The U.S. Health and Human Services Department (HHS) yesterday released the spring edition of its twice-annual public inventory of forthcoming regulatory actions. Although it was silent about the 340B program, 340B stakeholders shouldn’t breathe a sigh of relief yet.
Just because HHS’s latest semi-annual regulatory agenda is mum about 340B, that doesn’t mean there is nothing 340B-related in HHS’s regulatory pipeline, or that something could be added later.
For example, the agenda did not include continuing activity at HHS about the Trump administration’s final rule requiring 340B health centers to provide insulin and injectable epinephrine devices like EpiPens at 340B acquisition cost to patients with low incomes.
The Biden administration on March 19 pushed back the rule’s effective date, from March 22 until July 20. It originally was set to take effect on Jan. 22 but the new administration delayed it for 60 days. Health centers are strongly against the rule. They say it ultimately would do little good and considerable harm. The Biden administration said it is considering revising or withdrawing the rule.
How HHS Secretary Xavier Becerra decides to deal with emerging legal challenges to the 340B administrative dispute resolution (ADR) final rule also is not covered in HHS’s new agenda. Because this is a new development, its exclusion from the agenda is not a surprise.
A federal district judge in Indianapolis last month temporarily enjoined HHS from holding 340B administrative dispute resolution (ADR) proceedings against drug manufacturer Eli Lilly. U.S. District Judge Sarah Evans Barker said Lilly has made a strong case that HHS, during the Trump administration, disregarded procedural requirements when it published the 340B ADR final rule in December. Barker said she assumed HHS will want to promulgate a procedurally valid rule expeditiously. HHS has not yet said how it will respond to the temporary injunction. Drug manufacturer Sanofi is also challenging the 340B ADR rule in court.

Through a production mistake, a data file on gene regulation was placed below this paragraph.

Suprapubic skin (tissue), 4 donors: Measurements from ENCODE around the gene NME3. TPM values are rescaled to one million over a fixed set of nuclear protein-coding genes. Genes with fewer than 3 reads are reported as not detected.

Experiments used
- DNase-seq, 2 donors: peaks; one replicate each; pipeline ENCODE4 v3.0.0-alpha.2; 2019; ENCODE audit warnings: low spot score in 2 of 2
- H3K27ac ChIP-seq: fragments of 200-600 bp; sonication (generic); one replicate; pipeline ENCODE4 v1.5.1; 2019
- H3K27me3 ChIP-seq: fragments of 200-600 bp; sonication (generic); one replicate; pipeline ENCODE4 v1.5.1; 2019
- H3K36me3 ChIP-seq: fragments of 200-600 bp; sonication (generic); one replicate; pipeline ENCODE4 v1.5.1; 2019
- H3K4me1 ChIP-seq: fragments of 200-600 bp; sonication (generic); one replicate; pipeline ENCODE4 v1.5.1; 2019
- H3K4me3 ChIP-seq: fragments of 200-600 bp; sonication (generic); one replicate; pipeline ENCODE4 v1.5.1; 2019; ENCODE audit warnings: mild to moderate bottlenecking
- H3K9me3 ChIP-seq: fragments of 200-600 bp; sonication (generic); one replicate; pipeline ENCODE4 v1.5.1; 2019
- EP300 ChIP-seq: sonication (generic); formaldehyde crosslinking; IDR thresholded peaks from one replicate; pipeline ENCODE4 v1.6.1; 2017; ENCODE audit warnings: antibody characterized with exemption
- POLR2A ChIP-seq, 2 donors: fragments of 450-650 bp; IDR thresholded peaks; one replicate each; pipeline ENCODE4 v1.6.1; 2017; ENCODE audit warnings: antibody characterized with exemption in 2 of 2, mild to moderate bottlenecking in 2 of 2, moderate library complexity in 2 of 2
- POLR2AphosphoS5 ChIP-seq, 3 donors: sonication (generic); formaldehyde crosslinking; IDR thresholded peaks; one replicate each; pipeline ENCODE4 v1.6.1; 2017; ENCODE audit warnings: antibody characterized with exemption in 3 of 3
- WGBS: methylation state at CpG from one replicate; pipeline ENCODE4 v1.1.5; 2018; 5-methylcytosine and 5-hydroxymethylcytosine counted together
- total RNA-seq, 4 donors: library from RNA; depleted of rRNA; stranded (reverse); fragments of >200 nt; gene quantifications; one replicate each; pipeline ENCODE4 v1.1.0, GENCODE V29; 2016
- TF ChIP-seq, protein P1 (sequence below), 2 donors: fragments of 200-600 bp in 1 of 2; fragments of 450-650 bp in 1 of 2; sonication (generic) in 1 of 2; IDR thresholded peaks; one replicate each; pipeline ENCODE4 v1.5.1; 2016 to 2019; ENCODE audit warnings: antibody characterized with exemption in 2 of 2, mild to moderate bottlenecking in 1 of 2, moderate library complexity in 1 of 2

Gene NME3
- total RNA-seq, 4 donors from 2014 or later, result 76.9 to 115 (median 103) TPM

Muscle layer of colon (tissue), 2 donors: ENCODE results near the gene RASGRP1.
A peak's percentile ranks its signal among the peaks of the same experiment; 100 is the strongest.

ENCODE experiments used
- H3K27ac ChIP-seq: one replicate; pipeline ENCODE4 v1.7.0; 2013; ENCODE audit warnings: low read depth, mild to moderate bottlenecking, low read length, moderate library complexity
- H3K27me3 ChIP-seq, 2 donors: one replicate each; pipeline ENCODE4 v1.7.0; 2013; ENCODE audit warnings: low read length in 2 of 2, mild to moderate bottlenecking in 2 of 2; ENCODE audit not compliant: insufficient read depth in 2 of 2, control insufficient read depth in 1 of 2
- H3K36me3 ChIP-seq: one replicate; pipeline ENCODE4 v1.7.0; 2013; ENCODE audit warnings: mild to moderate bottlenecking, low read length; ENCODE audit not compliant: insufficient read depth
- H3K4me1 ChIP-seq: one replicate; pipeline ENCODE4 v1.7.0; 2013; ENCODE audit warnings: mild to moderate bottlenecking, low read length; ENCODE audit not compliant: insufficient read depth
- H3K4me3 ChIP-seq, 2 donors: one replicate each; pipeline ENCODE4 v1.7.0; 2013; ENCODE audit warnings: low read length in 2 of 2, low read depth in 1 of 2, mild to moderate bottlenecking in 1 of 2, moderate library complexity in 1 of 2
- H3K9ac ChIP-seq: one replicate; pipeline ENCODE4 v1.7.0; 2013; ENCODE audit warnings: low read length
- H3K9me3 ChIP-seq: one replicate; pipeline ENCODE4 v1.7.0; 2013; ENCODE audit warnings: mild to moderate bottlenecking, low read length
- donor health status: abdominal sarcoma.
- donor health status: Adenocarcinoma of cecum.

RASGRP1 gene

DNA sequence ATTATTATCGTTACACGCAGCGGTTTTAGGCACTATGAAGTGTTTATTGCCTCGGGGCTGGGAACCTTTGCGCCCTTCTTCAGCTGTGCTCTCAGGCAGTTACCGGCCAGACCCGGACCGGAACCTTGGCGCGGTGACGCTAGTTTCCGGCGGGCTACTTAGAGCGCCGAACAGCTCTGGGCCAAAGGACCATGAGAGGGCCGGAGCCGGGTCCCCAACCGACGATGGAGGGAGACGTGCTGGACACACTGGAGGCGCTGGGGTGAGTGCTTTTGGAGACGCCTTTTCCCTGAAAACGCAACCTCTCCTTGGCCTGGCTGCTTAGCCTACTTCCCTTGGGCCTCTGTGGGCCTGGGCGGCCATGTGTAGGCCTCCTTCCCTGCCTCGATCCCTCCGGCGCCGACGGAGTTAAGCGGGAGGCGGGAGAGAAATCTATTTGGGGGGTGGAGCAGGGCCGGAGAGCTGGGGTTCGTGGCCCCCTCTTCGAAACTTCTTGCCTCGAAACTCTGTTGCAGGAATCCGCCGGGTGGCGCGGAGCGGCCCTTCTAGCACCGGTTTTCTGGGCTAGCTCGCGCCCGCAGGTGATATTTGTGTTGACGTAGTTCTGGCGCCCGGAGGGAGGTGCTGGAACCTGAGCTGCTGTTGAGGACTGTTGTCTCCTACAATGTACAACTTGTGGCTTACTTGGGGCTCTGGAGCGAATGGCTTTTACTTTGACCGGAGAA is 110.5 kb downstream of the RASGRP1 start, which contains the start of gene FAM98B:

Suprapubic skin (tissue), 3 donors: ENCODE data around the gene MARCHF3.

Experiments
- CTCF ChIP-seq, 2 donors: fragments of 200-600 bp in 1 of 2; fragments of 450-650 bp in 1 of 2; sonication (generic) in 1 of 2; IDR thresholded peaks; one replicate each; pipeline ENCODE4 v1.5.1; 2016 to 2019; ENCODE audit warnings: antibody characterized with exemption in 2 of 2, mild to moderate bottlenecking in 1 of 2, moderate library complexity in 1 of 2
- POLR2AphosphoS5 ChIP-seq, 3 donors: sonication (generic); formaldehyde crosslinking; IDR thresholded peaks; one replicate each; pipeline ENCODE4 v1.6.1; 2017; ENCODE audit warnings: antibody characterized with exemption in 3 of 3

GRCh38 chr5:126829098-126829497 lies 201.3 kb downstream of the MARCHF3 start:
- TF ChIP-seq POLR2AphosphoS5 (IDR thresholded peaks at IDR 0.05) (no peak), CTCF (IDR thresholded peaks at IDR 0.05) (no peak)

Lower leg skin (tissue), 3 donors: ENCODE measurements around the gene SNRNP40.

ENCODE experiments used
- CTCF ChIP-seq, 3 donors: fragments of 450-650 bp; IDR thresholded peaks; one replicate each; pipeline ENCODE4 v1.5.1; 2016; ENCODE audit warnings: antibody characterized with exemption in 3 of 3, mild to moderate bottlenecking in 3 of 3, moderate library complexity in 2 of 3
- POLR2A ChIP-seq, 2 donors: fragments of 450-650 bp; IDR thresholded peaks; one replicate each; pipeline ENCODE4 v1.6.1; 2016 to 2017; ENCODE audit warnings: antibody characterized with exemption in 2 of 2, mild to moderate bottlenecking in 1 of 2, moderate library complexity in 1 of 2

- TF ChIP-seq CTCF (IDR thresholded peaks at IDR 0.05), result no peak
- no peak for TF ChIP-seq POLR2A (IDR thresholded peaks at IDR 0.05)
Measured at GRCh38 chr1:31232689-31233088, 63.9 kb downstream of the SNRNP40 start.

HHS’s spring agenda says that the Centers for Medicare & Medicaid Services (CMS) aims to publish its annual proposed rule for the Medicare hospital outpatient prospective payment system (OPPS) in June. 340B program stakeholders are waiting to find out if the Biden administration will end or continue a nearly 30 percent cut in many 340B hospitals’ Medicare Part B drug reimbursement that the Trump administration implemented starting in 2018.
A number of groups representing 340B hospitals have strongly objected to the cuts and are currently asking the U.S. Supreme Court to intervene. For profit-hospitals support the cuts and have launched a concerted effort to retain them.